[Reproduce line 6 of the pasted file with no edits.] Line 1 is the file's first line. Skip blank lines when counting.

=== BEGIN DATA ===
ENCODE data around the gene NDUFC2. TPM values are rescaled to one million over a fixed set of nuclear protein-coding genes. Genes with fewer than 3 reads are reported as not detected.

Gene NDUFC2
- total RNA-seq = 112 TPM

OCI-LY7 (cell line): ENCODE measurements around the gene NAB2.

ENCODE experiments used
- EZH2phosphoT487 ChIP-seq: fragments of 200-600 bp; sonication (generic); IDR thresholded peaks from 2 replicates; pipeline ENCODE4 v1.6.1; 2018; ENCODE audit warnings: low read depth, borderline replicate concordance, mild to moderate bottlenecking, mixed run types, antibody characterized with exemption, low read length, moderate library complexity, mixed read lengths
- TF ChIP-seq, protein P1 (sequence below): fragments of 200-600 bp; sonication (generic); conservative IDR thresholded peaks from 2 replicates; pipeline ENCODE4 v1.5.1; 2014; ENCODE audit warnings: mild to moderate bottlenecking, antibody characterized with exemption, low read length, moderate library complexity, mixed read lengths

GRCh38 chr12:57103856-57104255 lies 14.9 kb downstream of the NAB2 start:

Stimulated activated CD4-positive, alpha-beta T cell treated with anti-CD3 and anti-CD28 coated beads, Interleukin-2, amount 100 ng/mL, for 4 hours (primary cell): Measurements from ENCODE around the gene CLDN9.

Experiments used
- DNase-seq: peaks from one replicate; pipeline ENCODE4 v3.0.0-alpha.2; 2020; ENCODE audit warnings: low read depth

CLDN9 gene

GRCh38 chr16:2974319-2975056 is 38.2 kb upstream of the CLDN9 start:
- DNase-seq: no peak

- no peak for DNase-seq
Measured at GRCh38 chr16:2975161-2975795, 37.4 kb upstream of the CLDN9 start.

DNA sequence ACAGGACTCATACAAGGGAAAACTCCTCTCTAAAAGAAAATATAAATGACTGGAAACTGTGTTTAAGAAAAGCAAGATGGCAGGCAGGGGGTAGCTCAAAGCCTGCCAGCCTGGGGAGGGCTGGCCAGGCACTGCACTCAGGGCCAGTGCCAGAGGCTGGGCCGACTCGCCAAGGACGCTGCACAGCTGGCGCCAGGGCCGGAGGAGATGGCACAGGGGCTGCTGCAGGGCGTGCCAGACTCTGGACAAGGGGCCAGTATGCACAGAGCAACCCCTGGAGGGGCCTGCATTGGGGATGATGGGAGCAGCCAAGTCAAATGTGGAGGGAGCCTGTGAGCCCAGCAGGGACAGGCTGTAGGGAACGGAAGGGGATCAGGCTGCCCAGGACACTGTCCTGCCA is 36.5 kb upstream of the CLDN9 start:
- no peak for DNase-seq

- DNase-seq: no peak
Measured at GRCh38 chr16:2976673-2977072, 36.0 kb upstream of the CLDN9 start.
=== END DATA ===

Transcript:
- EZH2phosphoT487 ChIP-seq: fragments of 200-600 bp; sonication (generic); IDR thresholded peaks from 2 replicates; pipeline ENCODE4 v1.6.1; 2018; ENCODE audit warnings: low read depth, borderline replicate concordance, mild to moderate bottlenecking, mixed run types, antibody characterized with exemption, low read length, moderate library complexity, mixed read lengths